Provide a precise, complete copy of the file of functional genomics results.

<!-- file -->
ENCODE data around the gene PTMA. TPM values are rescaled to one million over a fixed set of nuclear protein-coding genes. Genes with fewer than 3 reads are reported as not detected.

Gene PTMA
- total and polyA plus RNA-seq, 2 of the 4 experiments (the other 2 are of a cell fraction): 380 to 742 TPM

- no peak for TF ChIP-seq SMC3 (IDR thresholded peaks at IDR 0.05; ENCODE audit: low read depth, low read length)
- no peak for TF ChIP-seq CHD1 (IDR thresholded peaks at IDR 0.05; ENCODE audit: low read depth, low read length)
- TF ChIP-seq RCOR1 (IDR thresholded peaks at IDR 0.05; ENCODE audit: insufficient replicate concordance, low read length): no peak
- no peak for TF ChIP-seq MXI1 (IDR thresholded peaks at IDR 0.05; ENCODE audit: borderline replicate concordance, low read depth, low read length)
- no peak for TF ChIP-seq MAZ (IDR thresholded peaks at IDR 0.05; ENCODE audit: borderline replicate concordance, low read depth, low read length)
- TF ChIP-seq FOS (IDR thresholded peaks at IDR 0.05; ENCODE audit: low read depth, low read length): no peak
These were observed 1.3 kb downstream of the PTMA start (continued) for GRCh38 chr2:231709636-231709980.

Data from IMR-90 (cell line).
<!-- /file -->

ENCODE data around the gene PTMA. TPM values are rescaled to one million over a fixed set of nuclear protein-coding genes. Genes with fewer than 3 reads are reported as not detected.

Gene PTMA
- total and polyA plus RNA-seq, 2 of the 4 experiments (the other 2 are of a cell fraction): 380 to 742 TPM

- no peak for TF ChIP-seq SMC3 (IDR thresholded peaks at IDR 0.05; ENCODE audit: low read depth, low read length)
- no peak for TF ChIP-seq CHD1 (IDR thresholded peaks at IDR 0.05; ENCODE audit: low read depth, low read length)
- TF ChIP-seq RCOR1 (IDR thresholded peaks at IDR 0.05; ENCODE audit: insufficient replicate concordance, low read length): no peak
- no peak for TF ChIP-seq MXI1 (IDR thresholded peaks at IDR 0.05; ENCODE audit: borderline replicate concordance, low read depth, low read length)
- no peak for TF ChIP-seq MAZ (IDR thresholded peaks at IDR 0.05; ENCODE audit: borderline replicate concordance, low read depth, low read length)
- TF ChIP-seq FOS (IDR thresholded peaks at IDR 0.05; ENCODE audit: low read depth, low read length): no peak
These were observed 1.3 kb downstream of the PTMA start (continued) for GRCh38 chr2:231709636-231709980.

Data from IMR-90 (cell line).